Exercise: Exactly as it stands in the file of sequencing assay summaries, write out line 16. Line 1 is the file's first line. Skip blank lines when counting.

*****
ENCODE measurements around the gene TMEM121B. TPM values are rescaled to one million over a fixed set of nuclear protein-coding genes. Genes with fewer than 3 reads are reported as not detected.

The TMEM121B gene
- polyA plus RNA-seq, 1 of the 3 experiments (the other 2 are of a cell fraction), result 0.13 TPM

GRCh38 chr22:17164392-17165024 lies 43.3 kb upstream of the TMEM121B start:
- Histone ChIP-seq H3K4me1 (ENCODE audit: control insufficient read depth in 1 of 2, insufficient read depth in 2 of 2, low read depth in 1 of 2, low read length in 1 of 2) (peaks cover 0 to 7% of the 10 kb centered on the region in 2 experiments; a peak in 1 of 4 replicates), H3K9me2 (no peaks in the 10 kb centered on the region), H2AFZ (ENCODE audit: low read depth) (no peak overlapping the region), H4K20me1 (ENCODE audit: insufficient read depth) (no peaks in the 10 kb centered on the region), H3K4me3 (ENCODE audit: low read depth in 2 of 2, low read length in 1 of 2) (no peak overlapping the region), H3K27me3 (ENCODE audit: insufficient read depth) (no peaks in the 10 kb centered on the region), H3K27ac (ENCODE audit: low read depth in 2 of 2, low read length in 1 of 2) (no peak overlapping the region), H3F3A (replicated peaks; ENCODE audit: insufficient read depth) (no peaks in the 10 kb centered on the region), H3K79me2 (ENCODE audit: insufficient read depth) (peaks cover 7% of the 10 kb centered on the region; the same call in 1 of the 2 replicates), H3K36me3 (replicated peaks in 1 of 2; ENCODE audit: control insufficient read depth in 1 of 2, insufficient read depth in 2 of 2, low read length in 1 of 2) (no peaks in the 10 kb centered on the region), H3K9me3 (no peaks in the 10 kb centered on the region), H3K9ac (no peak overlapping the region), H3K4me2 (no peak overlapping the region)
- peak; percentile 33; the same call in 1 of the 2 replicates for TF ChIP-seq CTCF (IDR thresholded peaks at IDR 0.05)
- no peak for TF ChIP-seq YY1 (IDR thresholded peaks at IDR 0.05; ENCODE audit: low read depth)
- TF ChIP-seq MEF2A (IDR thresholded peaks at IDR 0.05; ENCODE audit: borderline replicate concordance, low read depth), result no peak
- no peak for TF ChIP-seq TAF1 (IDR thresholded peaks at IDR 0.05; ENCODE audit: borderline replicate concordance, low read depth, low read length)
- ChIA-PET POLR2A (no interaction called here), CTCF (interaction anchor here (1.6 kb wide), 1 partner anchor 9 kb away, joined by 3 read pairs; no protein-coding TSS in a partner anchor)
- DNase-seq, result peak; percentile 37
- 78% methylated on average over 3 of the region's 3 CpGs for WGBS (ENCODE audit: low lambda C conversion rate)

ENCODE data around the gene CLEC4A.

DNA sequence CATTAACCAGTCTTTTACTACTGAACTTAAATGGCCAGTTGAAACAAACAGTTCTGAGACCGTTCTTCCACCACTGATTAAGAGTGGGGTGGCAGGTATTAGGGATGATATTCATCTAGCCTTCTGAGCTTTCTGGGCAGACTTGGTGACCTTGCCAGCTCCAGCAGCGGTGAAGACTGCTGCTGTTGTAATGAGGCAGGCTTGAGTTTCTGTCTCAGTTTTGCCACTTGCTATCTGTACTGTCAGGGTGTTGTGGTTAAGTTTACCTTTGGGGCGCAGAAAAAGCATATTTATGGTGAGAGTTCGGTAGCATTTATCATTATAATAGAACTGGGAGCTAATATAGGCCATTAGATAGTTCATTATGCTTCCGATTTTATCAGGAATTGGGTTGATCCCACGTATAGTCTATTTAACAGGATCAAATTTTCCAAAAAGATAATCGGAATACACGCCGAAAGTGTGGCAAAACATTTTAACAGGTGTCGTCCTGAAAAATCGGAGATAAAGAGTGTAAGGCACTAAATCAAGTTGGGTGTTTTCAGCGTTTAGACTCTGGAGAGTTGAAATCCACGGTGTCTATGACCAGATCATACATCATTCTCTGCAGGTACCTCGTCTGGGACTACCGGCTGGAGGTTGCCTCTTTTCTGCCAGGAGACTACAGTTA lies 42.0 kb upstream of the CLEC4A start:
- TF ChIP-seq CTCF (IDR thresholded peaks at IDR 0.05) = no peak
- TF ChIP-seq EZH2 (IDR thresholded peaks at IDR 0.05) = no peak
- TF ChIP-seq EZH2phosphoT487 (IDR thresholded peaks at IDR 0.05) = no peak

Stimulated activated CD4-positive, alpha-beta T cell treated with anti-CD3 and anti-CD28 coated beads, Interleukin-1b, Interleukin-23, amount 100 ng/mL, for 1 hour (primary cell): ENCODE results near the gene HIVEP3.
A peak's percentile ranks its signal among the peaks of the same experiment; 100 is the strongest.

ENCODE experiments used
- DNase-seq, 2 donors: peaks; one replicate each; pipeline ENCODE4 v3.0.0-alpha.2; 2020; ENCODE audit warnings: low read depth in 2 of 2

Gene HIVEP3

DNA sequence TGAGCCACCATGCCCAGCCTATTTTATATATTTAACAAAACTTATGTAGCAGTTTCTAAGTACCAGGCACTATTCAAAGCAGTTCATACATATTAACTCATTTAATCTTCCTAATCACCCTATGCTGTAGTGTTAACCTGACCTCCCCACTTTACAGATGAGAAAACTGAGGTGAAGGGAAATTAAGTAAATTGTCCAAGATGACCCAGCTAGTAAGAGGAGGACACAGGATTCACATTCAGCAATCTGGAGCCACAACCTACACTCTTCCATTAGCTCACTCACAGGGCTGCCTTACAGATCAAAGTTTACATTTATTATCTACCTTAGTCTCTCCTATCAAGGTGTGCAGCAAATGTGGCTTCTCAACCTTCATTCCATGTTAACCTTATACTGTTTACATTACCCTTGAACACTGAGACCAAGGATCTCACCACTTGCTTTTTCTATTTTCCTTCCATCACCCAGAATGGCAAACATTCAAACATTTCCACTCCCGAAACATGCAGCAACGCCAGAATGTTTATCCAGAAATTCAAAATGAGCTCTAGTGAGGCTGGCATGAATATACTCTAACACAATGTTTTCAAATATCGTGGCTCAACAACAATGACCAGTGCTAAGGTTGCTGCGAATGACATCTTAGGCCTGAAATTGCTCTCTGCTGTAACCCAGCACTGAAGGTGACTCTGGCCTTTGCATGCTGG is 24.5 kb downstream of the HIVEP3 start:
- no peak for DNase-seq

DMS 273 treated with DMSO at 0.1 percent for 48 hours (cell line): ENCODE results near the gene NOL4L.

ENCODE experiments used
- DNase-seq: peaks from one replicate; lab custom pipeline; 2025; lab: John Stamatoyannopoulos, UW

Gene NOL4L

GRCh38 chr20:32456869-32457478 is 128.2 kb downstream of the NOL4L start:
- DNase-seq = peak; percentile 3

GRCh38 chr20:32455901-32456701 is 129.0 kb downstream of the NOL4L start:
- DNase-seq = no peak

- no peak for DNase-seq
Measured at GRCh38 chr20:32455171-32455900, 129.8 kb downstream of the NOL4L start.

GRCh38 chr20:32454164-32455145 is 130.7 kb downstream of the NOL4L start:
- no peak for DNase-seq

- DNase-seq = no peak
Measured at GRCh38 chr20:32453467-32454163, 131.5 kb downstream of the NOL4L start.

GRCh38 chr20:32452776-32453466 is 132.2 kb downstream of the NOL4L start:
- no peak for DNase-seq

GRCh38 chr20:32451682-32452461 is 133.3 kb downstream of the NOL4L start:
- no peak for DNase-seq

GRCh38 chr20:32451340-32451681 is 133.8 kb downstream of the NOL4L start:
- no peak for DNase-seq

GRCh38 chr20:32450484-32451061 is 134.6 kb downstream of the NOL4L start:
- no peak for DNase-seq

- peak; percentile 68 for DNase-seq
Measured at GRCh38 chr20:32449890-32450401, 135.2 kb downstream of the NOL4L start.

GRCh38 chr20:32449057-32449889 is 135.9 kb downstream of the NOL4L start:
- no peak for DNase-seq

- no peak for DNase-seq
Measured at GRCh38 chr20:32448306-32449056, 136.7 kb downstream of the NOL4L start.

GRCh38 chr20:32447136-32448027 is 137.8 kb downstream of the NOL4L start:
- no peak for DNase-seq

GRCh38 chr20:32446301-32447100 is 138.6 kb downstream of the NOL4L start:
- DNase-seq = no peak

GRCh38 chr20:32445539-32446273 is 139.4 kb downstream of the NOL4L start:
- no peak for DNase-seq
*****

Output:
- TF ChIP-seq EZH2 (IDR thresholded peaks at IDR 0.05) = no peak